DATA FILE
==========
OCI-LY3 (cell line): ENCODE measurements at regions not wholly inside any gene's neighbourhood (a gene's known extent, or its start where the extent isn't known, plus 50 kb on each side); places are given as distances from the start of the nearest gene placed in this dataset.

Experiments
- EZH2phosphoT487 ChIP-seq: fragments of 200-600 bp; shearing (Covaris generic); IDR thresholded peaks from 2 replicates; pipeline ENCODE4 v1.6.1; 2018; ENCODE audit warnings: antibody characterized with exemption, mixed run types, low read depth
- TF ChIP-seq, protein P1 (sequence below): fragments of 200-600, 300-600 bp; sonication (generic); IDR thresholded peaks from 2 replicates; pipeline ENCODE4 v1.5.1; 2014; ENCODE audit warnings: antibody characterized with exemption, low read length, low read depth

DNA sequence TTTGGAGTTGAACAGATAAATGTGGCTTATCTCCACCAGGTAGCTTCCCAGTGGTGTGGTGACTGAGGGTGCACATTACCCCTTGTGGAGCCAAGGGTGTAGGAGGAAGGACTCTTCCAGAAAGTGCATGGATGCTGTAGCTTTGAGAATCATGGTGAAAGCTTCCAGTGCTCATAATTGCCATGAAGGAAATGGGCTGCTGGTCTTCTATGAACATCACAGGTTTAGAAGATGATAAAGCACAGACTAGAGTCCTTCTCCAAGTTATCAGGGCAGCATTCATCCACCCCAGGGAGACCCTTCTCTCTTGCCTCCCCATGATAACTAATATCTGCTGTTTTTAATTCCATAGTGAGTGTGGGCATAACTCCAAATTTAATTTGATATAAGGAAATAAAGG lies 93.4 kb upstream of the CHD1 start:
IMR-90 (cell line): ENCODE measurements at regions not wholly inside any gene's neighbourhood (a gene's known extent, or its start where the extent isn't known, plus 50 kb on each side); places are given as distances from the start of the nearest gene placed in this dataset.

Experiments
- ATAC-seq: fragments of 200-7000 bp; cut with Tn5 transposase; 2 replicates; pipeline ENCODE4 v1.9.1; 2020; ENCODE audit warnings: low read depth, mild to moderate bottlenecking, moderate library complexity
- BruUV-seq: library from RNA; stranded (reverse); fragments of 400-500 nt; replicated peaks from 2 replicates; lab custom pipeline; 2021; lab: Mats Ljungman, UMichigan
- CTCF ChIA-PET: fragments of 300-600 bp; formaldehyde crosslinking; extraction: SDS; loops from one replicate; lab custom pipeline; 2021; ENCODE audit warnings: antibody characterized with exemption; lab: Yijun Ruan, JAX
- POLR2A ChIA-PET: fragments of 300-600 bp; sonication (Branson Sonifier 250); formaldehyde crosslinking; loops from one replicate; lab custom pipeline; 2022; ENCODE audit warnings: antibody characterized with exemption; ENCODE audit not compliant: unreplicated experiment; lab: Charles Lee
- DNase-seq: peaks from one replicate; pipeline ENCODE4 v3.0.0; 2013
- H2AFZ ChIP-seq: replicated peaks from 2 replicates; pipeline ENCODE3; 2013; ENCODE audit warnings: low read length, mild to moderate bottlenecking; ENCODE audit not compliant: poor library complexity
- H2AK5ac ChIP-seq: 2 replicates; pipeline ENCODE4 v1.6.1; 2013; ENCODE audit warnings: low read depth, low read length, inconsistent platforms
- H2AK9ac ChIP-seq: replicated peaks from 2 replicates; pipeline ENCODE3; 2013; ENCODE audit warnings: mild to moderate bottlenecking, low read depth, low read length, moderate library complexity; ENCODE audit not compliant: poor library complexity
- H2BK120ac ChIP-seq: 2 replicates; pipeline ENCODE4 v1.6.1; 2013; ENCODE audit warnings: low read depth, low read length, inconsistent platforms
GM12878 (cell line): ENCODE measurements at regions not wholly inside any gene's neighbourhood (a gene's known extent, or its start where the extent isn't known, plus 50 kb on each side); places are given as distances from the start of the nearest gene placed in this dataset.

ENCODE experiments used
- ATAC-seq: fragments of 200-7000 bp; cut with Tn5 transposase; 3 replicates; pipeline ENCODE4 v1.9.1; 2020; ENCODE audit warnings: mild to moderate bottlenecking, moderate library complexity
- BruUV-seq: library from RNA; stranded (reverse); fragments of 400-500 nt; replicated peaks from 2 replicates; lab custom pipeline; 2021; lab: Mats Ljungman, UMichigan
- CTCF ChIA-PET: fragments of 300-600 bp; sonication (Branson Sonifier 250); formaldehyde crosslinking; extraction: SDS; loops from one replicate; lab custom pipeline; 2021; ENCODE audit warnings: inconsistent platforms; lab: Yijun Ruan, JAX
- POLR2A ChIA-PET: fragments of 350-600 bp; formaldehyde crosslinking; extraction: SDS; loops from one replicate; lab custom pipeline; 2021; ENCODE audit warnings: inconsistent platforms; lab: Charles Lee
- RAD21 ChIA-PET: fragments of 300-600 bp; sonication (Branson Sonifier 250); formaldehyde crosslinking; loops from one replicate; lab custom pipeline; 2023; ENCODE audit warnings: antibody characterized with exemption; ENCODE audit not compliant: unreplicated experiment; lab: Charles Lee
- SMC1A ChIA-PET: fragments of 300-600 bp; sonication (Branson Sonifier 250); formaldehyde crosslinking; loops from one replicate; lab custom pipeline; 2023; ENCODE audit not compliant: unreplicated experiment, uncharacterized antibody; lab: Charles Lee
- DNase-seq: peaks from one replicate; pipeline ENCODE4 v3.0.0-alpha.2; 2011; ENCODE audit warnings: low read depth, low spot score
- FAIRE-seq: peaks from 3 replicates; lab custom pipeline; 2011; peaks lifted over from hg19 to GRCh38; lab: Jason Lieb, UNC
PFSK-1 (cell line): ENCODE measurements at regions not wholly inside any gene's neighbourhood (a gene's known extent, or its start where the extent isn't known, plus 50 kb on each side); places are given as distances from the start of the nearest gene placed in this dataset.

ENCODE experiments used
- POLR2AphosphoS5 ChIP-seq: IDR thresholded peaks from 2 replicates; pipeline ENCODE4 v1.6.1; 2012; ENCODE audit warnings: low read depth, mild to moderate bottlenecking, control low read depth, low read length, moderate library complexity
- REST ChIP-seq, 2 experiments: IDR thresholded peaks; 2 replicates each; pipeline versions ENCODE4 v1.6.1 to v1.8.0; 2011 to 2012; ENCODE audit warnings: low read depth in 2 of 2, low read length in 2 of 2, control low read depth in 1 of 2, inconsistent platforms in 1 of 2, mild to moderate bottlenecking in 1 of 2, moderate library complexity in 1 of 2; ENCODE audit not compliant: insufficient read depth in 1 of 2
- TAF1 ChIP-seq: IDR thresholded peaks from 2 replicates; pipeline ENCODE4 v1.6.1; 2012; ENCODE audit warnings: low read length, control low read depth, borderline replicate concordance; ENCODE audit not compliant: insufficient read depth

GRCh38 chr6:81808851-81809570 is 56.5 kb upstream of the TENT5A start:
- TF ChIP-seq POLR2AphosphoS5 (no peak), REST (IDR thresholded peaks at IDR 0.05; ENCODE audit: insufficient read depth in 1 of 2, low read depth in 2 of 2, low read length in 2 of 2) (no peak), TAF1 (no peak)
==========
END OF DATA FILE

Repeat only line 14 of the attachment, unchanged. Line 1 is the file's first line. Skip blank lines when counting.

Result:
- H2AK5ac ChIP-seq: 2 replicates; pipeline ENCODE4 v1.6.1; 2013; ENCODE audit warnings: low read depth, low read length, inconsistent platforms